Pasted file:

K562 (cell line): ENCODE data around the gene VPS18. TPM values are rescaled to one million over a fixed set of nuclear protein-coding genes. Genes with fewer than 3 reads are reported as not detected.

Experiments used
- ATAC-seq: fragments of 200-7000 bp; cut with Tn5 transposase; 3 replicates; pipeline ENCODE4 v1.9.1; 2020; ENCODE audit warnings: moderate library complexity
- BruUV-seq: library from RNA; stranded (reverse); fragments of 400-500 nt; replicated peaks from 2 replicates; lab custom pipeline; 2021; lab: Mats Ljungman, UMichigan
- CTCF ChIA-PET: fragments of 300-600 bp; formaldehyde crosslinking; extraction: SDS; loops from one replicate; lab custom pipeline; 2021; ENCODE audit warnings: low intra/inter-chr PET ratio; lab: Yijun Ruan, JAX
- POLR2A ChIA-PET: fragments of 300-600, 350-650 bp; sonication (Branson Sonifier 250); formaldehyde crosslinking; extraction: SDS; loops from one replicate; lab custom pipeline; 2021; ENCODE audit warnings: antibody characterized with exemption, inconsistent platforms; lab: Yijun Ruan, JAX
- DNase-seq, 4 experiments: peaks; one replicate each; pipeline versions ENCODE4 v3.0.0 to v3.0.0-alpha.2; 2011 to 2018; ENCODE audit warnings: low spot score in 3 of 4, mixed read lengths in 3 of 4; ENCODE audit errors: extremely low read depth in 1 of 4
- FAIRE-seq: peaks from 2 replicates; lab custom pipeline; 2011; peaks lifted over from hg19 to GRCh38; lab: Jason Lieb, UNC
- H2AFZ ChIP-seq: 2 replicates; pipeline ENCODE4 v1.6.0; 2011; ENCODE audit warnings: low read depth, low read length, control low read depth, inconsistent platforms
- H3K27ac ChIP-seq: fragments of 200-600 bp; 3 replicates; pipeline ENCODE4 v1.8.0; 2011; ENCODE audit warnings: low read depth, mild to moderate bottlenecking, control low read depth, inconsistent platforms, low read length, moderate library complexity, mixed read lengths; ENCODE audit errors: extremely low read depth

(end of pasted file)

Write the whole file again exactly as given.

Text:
K562 (cell line): ENCODE data around the gene VPS18. TPM values are rescaled to one million over a fixed set of nuclear protein-coding genes. Genes with fewer than 3 reads are reported as not detected.

Experiments used
- ATAC-seq: fragments of 200-7000 bp; cut with Tn5 transposase; 3 replicates; pipeline ENCODE4 v1.9.1; 2020; ENCODE audit warnings: moderate library complexity
- BruUV-seq: library from RNA; stranded (reverse); fragments of 400-500 nt; replicated peaks from 2 replicates; lab custom pipeline; 2021; lab: Mats Ljungman, UMichigan
- CTCF ChIA-PET: fragments of 300-600 bp; formaldehyde crosslinking; extraction: SDS; loops from one replicate; lab custom pipeline; 2021; ENCODE audit warnings: low intra/inter-chr PET ratio; lab: Yijun Ruan, JAX
- POLR2A ChIA-PET: fragments of 300-600, 350-650 bp; sonication (Branson Sonifier 250); formaldehyde crosslinking; extraction: SDS; loops from one replicate; lab custom pipeline; 2021; ENCODE audit warnings: antibody characterized with exemption, inconsistent platforms; lab: Yijun Ruan, JAX
- DNase-seq, 4 experiments: peaks; one replicate each; pipeline versions ENCODE4 v3.0.0 to v3.0.0-alpha.2; 2011 to 2018; ENCODE audit warnings: low spot score in 3 of 4, mixed read lengths in 3 of 4; ENCODE audit errors: extremely low read depth in 1 of 4
- FAIRE-seq: peaks from 2 replicates; lab custom pipeline; 2011; peaks lifted over from hg19 to GRCh38; lab: Jason Lieb, UNC
- H2AFZ ChIP-seq: 2 replicates; pipeline ENCODE4 v1.6.0; 2011; ENCODE audit warnings: low read depth, low read length, control low read depth, inconsistent platforms
- H3K27ac ChIP-seq: fragments of 200-600 bp; 3 replicates; pipeline ENCODE4 v1.8.0; 2011; ENCODE audit warnings: low read depth, mild to moderate bottlenecking, control low read depth, inconsistent platforms, low read length, moderate library complexity, mixed read lengths; ENCODE audit errors: extremely low read depth